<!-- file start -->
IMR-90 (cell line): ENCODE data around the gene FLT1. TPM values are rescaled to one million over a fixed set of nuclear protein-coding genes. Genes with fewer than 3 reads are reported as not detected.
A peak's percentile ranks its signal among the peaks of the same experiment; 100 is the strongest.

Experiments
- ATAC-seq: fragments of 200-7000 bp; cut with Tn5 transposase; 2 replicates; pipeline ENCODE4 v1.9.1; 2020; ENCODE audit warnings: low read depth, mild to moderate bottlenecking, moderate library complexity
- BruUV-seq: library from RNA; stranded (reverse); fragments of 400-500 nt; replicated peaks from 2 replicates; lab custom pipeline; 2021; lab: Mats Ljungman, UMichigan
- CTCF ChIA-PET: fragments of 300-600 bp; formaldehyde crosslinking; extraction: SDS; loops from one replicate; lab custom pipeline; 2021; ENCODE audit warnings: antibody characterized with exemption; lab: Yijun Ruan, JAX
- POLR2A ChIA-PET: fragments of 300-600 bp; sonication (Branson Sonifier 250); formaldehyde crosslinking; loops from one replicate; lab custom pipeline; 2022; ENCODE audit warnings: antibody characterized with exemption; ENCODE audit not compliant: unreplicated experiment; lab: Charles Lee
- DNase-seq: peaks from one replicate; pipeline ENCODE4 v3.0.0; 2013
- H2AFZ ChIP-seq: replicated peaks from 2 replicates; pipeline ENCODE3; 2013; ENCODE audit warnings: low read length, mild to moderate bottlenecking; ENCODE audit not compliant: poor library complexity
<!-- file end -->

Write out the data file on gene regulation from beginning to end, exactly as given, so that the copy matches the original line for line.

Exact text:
IMR-90 (cell line): ENCODE data around the gene FLT1. TPM values are rescaled to one million over a fixed set of nuclear protein-coding genes. Genes with fewer than 3 reads are reported as not detected.
A peak's percentile ranks its signal among the peaks of the same experiment; 100 is the strongest.

Experiments
- ATAC-seq: fragments of 200-7000 bp; cut with Tn5 transposase; 2 replicates; pipeline ENCODE4 v1.9.1; 2020; ENCODE audit warnings: low read depth, mild to moderate bottlenecking, moderate library complexity
- BruUV-seq: library from RNA; stranded (reverse); fragments of 400-500 nt; replicated peaks from 2 replicates; lab custom pipeline; 2021; lab: Mats Ljungman, UMichigan
- CTCF ChIA-PET: fragments of 300-600 bp; formaldehyde crosslinking; extraction: SDS; loops from one replicate; lab custom pipeline; 2021; ENCODE audit warnings: antibody characterized with exemption; lab: Yijun Ruan, JAX
- POLR2A ChIA-PET: fragments of 300-600 bp; sonication (Branson Sonifier 250); formaldehyde crosslinking; loops from one replicate; lab custom pipeline; 2022; ENCODE audit warnings: antibody characterized with exemption; ENCODE audit not compliant: unreplicated experiment; lab: Charles Lee
- DNase-seq: peaks from one replicate; pipeline ENCODE4 v3.0.0; 2013
- H2AFZ ChIP-seq: replicated peaks from 2 replicates; pipeline ENCODE3; 2013; ENCODE audit warnings: low read length, mild to moderate bottlenecking; ENCODE audit not compliant: poor library complexity